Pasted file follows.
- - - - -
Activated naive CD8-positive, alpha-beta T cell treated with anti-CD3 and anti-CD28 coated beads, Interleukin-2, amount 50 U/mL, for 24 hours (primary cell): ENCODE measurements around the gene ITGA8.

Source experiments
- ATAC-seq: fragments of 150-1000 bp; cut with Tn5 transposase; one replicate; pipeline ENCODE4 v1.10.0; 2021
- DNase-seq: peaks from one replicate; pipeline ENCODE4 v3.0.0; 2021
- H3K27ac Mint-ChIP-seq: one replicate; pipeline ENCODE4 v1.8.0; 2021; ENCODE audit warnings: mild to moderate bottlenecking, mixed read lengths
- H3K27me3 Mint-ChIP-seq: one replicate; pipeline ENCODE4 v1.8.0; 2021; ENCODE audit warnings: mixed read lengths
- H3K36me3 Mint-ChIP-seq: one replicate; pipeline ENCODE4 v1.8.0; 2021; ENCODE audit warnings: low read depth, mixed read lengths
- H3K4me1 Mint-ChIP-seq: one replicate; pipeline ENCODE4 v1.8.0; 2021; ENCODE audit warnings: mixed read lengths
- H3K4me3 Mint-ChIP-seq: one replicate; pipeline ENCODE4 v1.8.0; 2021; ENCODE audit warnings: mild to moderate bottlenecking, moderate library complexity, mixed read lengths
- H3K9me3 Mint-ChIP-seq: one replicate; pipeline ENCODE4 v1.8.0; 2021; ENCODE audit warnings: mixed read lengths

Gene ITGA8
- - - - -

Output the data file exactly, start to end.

Activated naive CD8-positive, alpha-beta T cell treated with anti-CD3 and anti-CD28 coated beads, Interleukin-2, amount 50 U/mL, for 24 hours (primary cell): ENCODE measurements around the gene ITGA8.

Source experiments
- ATAC-seq: fragments of 150-1000 bp; cut with Tn5 transposase; one replicate; pipeline ENCODE4 v1.10.0; 2021
- DNase-seq: peaks from one replicate; pipeline ENCODE4 v3.0.0; 2021
- H3K27ac Mint-ChIP-seq: one replicate; pipeline ENCODE4 v1.8.0; 2021; ENCODE audit warnings: mild to moderate bottlenecking, mixed read lengths
- H3K27me3 Mint-ChIP-seq: one replicate; pipeline ENCODE4 v1.8.0; 2021; ENCODE audit warnings: mixed read lengths
- H3K36me3 Mint-ChIP-seq: one replicate; pipeline ENCODE4 v1.8.0; 2021; ENCODE audit warnings: low read depth, mixed read lengths
- H3K4me1 Mint-ChIP-seq: one replicate; pipeline ENCODE4 v1.8.0; 2021; ENCODE audit warnings: mixed read lengths
- H3K4me3 Mint-ChIP-seq: one replicate; pipeline ENCODE4 v1.8.0; 2021; ENCODE audit warnings: mild to moderate bottlenecking, moderate library complexity, mixed read lengths
- H3K9me3 Mint-ChIP-seq: one replicate; pipeline ENCODE4 v1.8.0; 2021; ENCODE audit warnings: mixed read lengths

Gene ITGA8